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The Mexican leech Haementeria officinalis and its nutritional symbiont as a model system for the study of strict blood-feeding animal-microbe symbioses and bacteriocyte development

Project description

Understanding bacteria that help blood-sucking leeches maintain balanced nutrition

Humans host a rich diversity of microorganisms collectively known as the microbiome, most of which benefits us in many ways. Perhaps it is not surprising, then, to learn that we are not the only organisms with such beneficial symbiotic relationships. Leeches that feed only on blood would be deficient in vitamin B without the help of bacteria that live in a specialised organ. With the support of the Marie Skłodowska-Curie Actions programme, the LEECHSYMBIO project is investigating this unique microbe–host interaction with the goal of establishing this leech as a model system for future studies of nutritional blood-feeding symbioses.


Strict blood-feeding leeches are confronted with a strong B-vitamin deficiency and thus rely on bacterial symbionts to supplement their unbalanced diet. Recent evidence showed that the Mexican leech Haementeria officinalis houses in a distinct specialised organ intracellular Providencia siddallii symbionts, which have a highly reduced genome but maintained genes required for B vitamin biosynthesis. The aim of this proposal is to establish this leech as a model system for studying the intricacies of nutritional blood-feeding symbioses. The genomes of Providencia symbionts of 4 additional Haementeria species will be sequenced and analysed to identify core-metabolic pathways and to reconstruct the evolutionary history of this symbiosis. A draft genome sequence of the Mexican leech Ha. officinalis will be determined, providing unique insights into metabolic complementarity. Comparison with the available genome of the related non-blood-feeding leech Helobdella robusta will facilitate identification of genomic determinants of the acquisition/loss of the bacteriome and the blood feeding habit. Bacteriome development and colonization will be investigated using different developmental stages and advanced microscopy techniques. Host control and nutritional role of the symbiont will be studied using isotope probing experiments and state-of-the-art chemical imaging and metabolomics methods. This project will provide comprehensive insights into a nutritional symbiosis in medically relevant blood-feeding animals, including the evolution of specialised symbiosis organs and metabolic interactions between both partners. It will bring together a postdoc with a strong background in bioinformatics and bacterial symbionts with a host lab focused on experimental and molecular analysis of microbe-host interactions. This set-up ensures both an ideal environment for the postdoc on his way to an truly independent researcher, and an efficient two-way transfer of knowledge.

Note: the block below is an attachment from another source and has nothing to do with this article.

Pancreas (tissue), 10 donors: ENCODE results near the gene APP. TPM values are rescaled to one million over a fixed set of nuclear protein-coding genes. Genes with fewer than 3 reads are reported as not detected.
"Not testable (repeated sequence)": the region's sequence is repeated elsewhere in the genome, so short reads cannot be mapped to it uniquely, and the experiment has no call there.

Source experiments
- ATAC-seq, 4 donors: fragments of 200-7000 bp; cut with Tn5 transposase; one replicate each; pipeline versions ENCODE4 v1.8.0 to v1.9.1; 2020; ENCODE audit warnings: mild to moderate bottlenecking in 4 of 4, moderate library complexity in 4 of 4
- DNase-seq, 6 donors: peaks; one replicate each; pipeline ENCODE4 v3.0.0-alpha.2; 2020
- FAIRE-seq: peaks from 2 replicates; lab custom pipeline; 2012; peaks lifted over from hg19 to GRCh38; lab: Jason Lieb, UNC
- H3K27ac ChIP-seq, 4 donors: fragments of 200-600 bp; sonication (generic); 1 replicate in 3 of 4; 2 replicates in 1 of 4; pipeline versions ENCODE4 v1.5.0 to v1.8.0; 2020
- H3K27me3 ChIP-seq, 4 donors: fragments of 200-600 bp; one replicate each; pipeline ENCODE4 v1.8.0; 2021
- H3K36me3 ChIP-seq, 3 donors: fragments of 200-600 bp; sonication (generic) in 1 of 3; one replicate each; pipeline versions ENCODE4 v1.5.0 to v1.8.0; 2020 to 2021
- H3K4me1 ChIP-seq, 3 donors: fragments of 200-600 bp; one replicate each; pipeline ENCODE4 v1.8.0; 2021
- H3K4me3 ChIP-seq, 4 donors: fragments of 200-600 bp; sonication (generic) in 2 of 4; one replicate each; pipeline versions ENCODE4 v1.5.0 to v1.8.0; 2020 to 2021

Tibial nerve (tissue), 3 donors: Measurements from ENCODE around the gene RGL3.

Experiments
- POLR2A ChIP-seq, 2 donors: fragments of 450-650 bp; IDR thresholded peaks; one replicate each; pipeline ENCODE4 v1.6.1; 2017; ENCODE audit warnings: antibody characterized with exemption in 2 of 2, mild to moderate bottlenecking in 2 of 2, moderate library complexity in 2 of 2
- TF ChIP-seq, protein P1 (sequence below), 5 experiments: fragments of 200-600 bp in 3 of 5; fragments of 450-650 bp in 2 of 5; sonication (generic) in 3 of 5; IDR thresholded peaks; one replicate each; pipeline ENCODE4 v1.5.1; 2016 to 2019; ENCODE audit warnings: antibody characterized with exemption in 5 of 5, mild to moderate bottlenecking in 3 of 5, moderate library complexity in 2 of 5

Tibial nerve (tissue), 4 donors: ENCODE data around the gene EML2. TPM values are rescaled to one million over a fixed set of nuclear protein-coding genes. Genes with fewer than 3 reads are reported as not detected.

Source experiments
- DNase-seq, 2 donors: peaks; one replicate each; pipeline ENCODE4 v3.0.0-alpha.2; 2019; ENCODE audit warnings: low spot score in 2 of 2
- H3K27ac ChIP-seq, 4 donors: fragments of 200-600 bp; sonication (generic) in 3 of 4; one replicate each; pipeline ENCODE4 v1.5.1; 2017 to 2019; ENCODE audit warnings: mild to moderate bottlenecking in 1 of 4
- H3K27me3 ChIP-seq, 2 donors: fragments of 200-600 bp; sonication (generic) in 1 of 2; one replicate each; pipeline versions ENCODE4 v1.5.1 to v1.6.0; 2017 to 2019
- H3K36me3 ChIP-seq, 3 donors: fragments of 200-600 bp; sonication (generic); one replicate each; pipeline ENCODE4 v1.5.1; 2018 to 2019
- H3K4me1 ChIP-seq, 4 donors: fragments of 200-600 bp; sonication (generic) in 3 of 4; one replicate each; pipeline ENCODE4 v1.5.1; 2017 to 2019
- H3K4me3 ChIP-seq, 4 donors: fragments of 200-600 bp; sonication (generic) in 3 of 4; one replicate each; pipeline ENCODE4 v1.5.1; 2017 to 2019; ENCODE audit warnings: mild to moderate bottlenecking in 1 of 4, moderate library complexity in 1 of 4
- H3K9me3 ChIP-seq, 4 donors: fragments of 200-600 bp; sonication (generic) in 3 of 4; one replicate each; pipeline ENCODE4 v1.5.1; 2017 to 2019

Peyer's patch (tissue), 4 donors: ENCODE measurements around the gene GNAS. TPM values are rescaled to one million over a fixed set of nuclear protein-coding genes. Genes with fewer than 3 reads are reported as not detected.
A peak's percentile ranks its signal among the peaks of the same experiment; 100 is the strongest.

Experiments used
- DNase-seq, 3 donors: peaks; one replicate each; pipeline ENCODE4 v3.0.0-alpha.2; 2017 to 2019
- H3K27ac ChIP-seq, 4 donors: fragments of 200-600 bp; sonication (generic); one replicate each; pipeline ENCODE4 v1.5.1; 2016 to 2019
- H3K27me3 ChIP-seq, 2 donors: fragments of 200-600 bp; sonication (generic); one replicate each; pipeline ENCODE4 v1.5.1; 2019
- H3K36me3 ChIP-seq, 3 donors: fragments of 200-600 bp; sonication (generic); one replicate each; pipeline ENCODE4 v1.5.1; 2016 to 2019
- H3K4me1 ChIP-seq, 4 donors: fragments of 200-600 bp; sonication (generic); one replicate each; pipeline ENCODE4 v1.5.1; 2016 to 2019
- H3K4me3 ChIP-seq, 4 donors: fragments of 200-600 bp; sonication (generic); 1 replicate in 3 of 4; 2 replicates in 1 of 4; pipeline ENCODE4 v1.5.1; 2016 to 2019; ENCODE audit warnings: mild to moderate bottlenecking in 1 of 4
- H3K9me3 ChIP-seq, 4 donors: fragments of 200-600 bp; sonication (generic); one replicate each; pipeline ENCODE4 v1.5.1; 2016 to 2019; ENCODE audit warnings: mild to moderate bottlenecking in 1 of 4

Net EU contribution
€ 186 167,04
Universitatsring 1
1010 Wien

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Ostösterreich Wien Wien
Activity type
Higher or Secondary Education Establishments
Other funding
€ 0,00